Live music review: Arctic Monkeys

Marlay Park, Dublin

****

Arctic Monkeys are big news these days. From selling out about 40,000 tickets for their Marlay Park show weeks in advance, to headlining practically every other European festival this summer, to being outed by the London Times as investors in a tax avoidance scheme, everybody wants a slice of the four-piece. And over the course of 90 minutes, they give the people exactly what they want: Nearly all of AM, their fifth album (10 of its 12 tracks), numerous shakes of Alex Turner’s hips, and the best of the early stuff.

They start with the opening track off AM, ‘Do I Wanna Know?’ and end with the album’s second song, the immense ‘R U Mine?’. “We’re the Arctic Monkeys from High Green, Sheffield,” Turner announces. Another nod to their locale is Matt Helders’ drum skin, bearing their hometown’s phone area code, 0114. It’s a place which inspired their first album, represented in Dublin by ‘Dancing Shoes’, ‘I Bet You Look Good On The Dancefloor’, and a forced acoustic rendition of ‘A Certain Romance’, featuring numerous anecdotes from the bequiffed Turner.

The swaggering ‘Arabella’ is the standout of the night, coming early on and towering over the likes of ‘Don’t Sit Down...’ and ‘Crying Lightning’. It doesn’t even matter that its backing vocals get lost in the wind. The pulsating ‘Knee Socks’ is responsible for one of the best singalongs of the night — “Like the beginning of Mean Streets you could be my baby” — while ‘Fluorescent Adolescent’ and ‘505’ remind how consistent Arctic Monkeys have been over the years.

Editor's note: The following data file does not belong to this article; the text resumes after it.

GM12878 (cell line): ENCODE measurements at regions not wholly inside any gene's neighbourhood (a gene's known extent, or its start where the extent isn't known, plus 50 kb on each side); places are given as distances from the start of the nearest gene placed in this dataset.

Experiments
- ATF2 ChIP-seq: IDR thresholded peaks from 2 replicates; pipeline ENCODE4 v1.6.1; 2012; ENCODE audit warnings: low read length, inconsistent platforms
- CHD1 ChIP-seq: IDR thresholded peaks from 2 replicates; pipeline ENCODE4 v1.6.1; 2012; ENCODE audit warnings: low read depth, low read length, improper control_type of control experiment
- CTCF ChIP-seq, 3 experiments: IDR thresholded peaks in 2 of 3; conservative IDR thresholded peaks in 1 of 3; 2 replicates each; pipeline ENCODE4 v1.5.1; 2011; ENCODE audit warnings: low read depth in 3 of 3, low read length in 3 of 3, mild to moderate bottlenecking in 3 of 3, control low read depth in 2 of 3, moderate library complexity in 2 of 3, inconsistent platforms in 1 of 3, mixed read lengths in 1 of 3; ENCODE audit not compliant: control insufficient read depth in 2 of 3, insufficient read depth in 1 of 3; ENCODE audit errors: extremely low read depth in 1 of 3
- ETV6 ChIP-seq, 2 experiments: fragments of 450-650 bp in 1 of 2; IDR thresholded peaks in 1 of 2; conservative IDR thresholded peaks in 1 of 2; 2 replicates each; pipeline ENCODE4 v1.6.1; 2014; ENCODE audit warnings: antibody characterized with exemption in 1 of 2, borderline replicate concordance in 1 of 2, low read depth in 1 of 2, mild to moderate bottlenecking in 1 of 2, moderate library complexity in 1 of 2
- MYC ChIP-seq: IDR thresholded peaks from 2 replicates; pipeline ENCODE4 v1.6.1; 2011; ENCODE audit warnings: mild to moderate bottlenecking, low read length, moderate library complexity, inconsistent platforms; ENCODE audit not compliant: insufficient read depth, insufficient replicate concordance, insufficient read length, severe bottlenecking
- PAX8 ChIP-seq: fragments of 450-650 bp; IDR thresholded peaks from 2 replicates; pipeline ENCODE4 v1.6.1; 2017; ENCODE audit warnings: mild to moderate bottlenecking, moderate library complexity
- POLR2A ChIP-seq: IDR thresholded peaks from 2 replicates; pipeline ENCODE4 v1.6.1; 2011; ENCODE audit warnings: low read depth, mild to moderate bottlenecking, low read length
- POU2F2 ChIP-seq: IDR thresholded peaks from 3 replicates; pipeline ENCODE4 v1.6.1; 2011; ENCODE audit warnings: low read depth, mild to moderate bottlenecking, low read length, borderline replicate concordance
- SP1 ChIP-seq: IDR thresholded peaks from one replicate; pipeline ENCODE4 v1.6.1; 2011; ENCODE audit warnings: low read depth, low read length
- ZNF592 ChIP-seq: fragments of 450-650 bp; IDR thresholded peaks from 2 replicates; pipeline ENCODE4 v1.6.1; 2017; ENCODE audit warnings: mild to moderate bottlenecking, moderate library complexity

Supported by the pointless Miles Kane and insipid Jake Bugg, Arctic Monkeys don’t have to work hard for the crowd’s affection, proving with business-like efficiency just why they’re big news.


Lifestyle

Posh Cork's agony aunt: sorting out Cork people for ages.Ask Audrey: why aren't William and Kate coming to Cork?

Festival season approaches, legends come to the Opera House, and a young Irish phenomenon continues to impact on UK telly, writes Arts Editor Des O'Driscoll.Scene and Heard: 'the major voice of a generation'

In advance of this weekend’s Ortús festival of chamber music in Cork, musician and co-organiser Mairead Hickey talks violins with Cathy Desmond.Máiréad Hickey: ‘If money was no object, it would be lovely to play a Stradivarius’

Pink Floyd drummer Nick Mason is thrilled to be playing the band’s older material in a new group that he’s bringing to Ireland. But what chances of a final reunion, asks Richard Purden.Pink Floyd's Nick Mason: over the moon

More From The Irish Examiner